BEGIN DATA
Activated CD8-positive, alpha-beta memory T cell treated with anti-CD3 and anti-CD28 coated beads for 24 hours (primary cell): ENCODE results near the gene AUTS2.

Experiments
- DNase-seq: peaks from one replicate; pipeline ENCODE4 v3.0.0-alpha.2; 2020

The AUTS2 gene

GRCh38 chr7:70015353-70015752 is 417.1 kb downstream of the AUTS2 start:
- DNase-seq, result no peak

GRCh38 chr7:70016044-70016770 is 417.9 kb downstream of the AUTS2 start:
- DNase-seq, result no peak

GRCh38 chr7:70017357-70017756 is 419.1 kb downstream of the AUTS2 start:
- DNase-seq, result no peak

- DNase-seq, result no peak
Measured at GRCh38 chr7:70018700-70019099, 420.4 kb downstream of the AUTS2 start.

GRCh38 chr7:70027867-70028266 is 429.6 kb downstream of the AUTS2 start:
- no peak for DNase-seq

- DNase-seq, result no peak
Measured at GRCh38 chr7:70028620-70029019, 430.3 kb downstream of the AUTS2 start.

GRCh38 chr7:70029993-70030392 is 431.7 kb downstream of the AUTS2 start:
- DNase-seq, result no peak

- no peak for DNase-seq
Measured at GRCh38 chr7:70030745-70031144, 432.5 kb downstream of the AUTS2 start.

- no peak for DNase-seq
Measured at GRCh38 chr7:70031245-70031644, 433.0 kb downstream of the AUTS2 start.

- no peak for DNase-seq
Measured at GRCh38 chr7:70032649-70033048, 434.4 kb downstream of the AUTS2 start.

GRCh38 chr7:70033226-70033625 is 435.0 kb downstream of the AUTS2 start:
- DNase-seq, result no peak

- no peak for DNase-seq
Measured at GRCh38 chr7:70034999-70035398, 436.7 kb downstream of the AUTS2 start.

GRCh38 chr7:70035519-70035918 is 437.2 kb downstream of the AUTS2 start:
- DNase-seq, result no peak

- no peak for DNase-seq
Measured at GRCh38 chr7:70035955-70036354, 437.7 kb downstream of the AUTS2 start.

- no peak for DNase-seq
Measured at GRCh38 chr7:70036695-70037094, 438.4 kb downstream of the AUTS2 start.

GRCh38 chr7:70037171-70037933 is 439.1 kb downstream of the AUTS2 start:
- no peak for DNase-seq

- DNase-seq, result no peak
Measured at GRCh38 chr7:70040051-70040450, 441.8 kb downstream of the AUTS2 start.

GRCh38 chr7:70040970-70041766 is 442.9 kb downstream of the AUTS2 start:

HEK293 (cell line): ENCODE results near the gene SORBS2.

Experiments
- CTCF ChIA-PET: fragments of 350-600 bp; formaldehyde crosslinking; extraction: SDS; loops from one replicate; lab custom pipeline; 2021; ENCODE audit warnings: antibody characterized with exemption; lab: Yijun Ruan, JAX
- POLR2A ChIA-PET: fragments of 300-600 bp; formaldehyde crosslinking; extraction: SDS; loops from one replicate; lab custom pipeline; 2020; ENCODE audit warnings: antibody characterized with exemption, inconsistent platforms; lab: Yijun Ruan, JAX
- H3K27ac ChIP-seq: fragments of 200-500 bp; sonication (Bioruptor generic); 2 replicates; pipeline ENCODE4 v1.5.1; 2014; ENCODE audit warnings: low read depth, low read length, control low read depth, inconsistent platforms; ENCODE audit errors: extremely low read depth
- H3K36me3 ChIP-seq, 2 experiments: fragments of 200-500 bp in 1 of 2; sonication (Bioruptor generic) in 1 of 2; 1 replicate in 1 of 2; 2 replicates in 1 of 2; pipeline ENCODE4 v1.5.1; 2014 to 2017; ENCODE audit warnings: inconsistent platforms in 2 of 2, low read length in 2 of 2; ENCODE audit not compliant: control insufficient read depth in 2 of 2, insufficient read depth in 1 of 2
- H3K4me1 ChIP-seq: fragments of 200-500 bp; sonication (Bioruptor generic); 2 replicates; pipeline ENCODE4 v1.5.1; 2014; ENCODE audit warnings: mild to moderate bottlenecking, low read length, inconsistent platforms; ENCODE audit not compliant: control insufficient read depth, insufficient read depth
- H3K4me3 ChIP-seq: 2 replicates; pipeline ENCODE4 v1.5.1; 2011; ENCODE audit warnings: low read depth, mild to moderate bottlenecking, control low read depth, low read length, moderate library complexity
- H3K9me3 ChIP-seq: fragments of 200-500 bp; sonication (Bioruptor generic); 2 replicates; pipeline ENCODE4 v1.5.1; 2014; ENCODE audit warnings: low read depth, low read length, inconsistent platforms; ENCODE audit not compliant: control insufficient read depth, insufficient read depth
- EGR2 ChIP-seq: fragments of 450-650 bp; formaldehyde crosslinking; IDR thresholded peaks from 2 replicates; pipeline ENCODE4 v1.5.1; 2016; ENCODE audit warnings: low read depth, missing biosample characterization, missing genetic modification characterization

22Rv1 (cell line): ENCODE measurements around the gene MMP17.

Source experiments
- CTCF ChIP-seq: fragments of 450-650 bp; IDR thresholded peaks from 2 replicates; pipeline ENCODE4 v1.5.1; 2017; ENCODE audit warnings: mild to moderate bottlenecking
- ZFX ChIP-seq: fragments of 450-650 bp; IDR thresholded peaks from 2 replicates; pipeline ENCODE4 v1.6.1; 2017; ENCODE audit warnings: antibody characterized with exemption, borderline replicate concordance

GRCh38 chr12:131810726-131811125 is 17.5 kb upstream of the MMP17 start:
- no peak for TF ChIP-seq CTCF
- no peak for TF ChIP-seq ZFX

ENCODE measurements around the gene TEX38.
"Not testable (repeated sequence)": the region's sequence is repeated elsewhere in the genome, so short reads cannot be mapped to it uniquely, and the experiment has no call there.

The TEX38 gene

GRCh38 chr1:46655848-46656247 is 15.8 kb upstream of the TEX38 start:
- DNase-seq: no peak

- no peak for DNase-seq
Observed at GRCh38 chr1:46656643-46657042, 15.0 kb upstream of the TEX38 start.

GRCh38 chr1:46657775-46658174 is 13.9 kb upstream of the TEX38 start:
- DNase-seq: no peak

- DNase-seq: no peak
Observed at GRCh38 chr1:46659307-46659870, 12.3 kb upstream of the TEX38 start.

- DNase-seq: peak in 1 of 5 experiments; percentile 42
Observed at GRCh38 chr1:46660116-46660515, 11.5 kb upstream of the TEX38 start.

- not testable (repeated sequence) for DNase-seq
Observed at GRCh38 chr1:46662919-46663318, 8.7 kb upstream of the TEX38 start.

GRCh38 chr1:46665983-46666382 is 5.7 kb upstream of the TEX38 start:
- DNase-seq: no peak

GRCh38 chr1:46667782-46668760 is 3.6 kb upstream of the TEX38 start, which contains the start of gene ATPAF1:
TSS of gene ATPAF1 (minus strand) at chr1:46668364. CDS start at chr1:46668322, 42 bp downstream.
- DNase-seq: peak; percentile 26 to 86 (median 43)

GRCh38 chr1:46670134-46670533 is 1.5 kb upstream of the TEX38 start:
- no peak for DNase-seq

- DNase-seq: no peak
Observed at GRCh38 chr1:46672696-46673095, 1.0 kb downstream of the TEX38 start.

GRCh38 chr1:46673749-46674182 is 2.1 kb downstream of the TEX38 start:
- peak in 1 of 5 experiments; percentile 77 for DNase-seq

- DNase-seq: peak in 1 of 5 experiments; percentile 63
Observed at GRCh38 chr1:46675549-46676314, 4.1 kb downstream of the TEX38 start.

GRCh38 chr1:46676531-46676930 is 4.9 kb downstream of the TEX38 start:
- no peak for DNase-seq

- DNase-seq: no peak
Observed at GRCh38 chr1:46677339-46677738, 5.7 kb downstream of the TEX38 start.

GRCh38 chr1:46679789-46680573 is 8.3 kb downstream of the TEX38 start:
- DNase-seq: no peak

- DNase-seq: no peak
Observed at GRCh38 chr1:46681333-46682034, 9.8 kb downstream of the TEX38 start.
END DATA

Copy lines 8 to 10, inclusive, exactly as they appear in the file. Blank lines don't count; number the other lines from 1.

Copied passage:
- DNase-seq, result no peak

GRCh38 chr7:70017357-70017756 is 419.1 kb downstream of the AUTS2 start:
- DNase-seq, result no peak